Can a crown/cap be placed on the molar without root canal treatment?

Sure can. Not all teeth need both. Most teeth that have had a root canal need a crown but not all. There are a lot more teeth that need crowns and not root canals though.
Yes. Not all crowned teeth need to have a root canal prior to crown placement. However, it is usually wise to place a crown on a molar tooth that has had a root canal to protect it from fracture.

Related Questions

What is crowning? Normally those that did root canal treatment did the crowning also. Does it permanently stick to teeth?

Tooth Covering. A crown, also referred to as a cap, is a covering that is placed over a tooth. Crowns are placed to protect a tooth from failure, such as breaking, or to replace parts of a missing tooth. A crown is permanently cemented to the tooth. If the crown falls off it can easily be recemented by a dentist. Read more...
Protective cover. A crown is a durable cap that veneers and gives strength to teeth that have been weakened by decay or fracture. It is permanently cemented to the tooth, but can still fail if not cared for. If you had a root canal by your general dentist, he or she will likely place a crown after. If an endodontist (specialist) did your root canal, you will be referred back to your general dentist for the crown. Read more...
Tooth Covering. A crown is a permanent covering that fits over an original tooth that is either decayed, damaged or cracked. Crowns are made of a variety of different materials such as porcelain, gold, acrylic resin or a mix of these materials. Porcelain generally has the most natural appearance, your dentist will decide which material is best to use. Read more...

Can you tell me how many x rays they take for root canal treatment of a lower molar?

Depends. Generally a preoperative x-ray (one straight on and one at an angle), if the dentist is using a root zx apical locator then a cone picture, if not then a file film and a cone picture with a final picture showing the canals filled and one of the build up. Even with all the x-rays these days the dose is so low standing outside or going to the airport security doses you more than the rct pictures. Read more...

Docs can you explain, is root canal treatment possible for half broken molar due to caries?

Usually. Many badly broken down teeth can be saved through a root canal (endodontic) procedure and a core/crown. Some teeth, however may be so structurally compromised that a good result is unlikely. You should see your dentist or endodontist to determine what is right for you. More info can be found at: http://www.Aae.Org (look under the "patients" section. Read more...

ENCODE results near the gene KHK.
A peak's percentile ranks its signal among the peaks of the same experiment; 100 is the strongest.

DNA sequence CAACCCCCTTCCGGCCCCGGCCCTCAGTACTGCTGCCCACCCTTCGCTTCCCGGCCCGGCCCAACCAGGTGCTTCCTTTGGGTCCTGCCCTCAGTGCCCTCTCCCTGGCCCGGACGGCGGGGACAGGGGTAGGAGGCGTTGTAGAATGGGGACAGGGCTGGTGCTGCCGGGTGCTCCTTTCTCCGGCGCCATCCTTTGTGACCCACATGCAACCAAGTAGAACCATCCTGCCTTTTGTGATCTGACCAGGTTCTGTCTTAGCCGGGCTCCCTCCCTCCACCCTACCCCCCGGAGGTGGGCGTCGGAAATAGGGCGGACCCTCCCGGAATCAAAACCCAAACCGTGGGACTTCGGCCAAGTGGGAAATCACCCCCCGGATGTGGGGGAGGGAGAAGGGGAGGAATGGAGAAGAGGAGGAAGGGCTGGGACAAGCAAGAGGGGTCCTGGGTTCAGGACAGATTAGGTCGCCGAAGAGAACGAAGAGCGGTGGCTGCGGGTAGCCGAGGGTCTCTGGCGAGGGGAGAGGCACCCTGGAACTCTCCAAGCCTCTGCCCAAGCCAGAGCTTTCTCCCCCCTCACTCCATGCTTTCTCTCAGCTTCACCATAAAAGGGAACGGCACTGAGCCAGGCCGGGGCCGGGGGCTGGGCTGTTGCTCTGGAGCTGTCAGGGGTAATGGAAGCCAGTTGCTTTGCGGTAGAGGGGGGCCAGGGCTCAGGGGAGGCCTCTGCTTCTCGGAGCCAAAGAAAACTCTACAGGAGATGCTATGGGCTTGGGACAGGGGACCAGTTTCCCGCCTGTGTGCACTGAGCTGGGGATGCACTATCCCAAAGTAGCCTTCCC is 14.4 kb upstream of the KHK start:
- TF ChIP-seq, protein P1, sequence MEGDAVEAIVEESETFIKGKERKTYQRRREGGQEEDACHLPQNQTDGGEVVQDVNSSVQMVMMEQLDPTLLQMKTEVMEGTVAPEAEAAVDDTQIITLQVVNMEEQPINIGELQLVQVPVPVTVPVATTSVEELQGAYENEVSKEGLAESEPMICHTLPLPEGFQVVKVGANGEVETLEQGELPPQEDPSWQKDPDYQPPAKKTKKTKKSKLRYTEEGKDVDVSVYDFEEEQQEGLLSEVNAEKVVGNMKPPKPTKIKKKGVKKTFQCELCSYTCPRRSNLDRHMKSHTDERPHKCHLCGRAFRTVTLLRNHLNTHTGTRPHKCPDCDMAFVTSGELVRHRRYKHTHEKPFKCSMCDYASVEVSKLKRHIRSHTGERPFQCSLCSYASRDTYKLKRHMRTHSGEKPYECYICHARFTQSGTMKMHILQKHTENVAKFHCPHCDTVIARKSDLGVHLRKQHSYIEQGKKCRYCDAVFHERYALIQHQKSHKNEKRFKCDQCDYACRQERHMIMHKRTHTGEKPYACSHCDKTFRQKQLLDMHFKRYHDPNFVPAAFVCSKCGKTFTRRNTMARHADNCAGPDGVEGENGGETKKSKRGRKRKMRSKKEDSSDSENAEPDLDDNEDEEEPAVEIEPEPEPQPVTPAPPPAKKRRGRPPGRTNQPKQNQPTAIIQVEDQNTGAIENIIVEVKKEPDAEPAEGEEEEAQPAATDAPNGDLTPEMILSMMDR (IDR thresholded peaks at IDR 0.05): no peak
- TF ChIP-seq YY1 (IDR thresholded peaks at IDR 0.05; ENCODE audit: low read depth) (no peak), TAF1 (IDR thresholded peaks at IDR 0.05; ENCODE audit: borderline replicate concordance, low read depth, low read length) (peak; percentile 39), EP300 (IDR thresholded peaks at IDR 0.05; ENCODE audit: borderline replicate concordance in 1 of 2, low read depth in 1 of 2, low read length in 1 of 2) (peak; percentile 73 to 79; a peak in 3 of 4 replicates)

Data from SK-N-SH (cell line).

Yes. If the tooth does not have any other fracture and good to restore, then yes that's what is normally done in cases like this.. Read more...
Root Canal. If it is determined that by the dentist that the fracture and decay are not too extensive that the tooth cannot be restored, then by all means root canal away, and you won't lose the tooth in most cases that way. ;). Read more...

How toothache can cause sinusitis, with knowing the tooth with root canal treatment (upper right first molar)?

Tooth\sinus problems. Toothaches do not cause a sinusitis. If you have an infected upper tooth whose root is near the floor of the maxillary sinus, and it has an infection (whether or not it has had root canal therapy), the infection can spread to the sinus causing a sinusitis or sinus infection. A sinusitis or sinus infection can present as a toothache even if nothing is wrong with the tooth. Read more...
Complicated but yes. For an upper molar, the tooth roots are often very close or in the sinus separated by only a small amount of bone and membrane (like very thin skin). So a tooth with (or without) a root canal can develop an infection (full of bacteria) and invade the sinus. As the bacteria go untreated, a sinusitis (inflammation, congestion, some discomfort) can develop. Get the tooth fixed and go from there. Read more...
Not unusual. The roots of the upper first molar are often very close in proximity to the maxillary sinus. A sinus infection can cause a toothache, and a tooth infection can cause sinus pain. Or the two can occur independently. This tooth is the most common one for a root canal to fail due to its complexity. Seek evaluation by an endodontist, preferably one with 3-d imaging (cbct). Usually treatable. Read more...

Is a crown always required after root canal treatment?

No. A crown is not always required after a root canal. After a root canal, a tooth becomes more brittle and more likely to break. A crown helps prevent the tooth from breaking. If you decide not to get a crown placed on the tooth then you are taking a chance of losing that tooth although you spent the time and money doing the root canal. Take your dentist's advise. Read more...
Depends. If a molar or chewing tooth needs a root canal because of extensive decay or large filling then it should always be crowned. If any tooth that gets a root canal has sufficient supporting tooth structure a crown may not be needed. Your dentist will be able to determine what is best for any tooth that gets a root canal. Read more...
No. It is dependent upon how much tooth structure remains after removal of tooth decay and the root canal procedure. Molar or back teeth may require crown placement as chewing forces can cause repeated stress to the tooth structure resulting in fracture. If one or more walls of the tooth have been removed then a crown may be indicated. Consult your dentist for the optimum long term treatment options. Read more...
Most of the time. The root canal procedure removes the tooth's primary source of nutrition and moisture, the pulp. As a result posterior teeth generally require a crown in most cases to help reinforce the tooth. Sometimes a very conservative access hole can be made to treat front teeth, a crown may not be necessary. Read more...